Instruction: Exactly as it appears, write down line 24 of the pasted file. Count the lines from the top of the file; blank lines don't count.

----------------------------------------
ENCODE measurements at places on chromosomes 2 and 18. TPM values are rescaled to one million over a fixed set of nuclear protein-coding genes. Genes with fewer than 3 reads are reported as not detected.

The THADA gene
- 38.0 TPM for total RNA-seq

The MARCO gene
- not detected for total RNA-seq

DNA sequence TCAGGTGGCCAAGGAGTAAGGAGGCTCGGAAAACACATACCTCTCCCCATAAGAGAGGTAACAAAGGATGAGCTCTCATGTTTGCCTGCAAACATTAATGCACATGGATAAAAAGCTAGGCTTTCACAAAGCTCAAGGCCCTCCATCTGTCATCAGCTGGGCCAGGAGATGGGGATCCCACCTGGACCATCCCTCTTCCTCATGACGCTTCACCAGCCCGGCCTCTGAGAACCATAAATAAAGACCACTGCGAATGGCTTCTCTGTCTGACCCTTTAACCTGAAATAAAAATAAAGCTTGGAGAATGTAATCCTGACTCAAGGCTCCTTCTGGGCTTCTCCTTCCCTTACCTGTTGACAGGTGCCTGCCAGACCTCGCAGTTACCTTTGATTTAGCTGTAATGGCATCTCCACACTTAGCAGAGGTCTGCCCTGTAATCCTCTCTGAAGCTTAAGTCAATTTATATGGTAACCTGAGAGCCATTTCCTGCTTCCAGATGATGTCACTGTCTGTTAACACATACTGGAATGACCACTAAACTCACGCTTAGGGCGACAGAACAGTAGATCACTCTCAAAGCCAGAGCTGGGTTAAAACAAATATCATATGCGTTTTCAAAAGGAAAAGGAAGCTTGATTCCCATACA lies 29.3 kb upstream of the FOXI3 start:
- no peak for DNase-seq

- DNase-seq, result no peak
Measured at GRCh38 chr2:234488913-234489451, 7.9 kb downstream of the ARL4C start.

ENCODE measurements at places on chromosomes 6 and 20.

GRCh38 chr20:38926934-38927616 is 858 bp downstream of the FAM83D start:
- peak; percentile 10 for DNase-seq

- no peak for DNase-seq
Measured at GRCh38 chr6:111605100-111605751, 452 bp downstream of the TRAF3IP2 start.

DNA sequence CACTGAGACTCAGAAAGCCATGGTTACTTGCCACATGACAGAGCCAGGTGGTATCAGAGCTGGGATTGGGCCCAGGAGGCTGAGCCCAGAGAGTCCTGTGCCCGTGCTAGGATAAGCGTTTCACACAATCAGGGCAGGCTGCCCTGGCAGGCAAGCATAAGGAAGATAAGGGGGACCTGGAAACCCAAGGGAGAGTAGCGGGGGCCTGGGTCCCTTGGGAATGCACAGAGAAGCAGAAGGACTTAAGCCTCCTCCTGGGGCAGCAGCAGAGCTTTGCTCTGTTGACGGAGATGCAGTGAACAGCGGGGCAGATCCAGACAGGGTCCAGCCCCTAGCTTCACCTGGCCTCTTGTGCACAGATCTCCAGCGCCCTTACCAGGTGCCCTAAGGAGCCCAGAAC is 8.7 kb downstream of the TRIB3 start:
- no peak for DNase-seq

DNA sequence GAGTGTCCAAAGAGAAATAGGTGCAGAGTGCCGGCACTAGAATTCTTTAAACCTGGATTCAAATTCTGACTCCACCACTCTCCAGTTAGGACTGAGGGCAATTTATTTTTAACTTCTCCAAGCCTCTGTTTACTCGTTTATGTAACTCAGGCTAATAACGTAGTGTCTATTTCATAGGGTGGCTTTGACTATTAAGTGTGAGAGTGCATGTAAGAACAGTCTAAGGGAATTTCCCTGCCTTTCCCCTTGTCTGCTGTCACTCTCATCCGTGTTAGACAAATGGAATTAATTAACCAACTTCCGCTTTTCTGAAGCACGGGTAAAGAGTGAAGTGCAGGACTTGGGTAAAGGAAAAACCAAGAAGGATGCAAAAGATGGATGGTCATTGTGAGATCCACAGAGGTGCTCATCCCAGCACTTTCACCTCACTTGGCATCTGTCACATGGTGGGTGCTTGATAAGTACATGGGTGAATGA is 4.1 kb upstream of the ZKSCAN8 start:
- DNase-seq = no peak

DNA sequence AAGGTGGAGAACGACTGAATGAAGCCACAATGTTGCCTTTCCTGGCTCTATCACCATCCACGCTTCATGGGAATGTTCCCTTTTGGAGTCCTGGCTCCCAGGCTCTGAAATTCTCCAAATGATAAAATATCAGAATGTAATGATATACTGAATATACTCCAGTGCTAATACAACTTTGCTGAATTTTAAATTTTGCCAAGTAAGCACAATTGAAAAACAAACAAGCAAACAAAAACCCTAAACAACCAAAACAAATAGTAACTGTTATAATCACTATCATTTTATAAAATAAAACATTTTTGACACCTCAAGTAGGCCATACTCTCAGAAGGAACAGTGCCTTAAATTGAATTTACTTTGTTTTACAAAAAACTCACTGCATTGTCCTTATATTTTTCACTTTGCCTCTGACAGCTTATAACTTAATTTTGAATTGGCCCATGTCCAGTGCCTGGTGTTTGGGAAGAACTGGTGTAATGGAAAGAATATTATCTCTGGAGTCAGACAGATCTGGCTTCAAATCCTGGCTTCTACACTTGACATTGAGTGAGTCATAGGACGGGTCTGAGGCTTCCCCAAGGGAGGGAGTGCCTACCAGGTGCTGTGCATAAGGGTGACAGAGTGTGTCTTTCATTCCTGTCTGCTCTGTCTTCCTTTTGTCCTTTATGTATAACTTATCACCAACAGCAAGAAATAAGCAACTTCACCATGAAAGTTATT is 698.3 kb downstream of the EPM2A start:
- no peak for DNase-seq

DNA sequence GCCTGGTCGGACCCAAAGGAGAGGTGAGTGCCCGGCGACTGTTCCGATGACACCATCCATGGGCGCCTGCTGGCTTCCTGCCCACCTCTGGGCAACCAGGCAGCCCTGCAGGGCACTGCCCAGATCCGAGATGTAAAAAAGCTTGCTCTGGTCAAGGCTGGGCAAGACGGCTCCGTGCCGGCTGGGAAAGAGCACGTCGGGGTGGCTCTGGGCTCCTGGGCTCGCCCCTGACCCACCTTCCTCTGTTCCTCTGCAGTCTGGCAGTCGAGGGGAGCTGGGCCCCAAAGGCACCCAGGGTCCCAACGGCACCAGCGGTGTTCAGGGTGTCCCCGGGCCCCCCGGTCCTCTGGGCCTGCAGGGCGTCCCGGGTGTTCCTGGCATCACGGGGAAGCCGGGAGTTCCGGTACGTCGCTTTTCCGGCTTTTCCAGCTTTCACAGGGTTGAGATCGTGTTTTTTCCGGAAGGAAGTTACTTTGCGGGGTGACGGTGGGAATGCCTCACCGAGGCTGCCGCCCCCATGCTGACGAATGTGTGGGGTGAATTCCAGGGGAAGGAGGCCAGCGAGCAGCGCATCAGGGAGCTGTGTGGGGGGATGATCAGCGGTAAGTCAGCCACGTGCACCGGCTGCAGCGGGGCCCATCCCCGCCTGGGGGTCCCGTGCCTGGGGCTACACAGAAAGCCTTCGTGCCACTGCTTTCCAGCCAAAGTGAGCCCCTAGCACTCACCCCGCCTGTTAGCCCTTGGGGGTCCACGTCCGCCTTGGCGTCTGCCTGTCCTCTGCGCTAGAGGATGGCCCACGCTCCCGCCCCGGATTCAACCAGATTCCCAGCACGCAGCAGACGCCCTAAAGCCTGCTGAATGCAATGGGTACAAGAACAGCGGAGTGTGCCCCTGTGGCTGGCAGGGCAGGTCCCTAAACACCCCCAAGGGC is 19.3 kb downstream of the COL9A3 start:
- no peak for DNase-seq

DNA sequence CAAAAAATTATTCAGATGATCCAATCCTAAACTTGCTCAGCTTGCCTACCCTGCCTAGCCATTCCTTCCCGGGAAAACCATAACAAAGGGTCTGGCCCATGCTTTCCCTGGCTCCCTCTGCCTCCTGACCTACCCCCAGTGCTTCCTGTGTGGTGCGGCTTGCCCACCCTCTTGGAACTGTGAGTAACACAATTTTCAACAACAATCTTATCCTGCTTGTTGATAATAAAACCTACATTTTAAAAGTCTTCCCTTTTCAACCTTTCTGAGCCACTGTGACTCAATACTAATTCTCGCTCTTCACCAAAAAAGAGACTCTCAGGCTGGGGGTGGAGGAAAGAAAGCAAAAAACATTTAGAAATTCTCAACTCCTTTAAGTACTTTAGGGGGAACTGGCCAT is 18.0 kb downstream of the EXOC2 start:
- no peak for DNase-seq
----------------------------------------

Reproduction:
- no peak for DNase-seq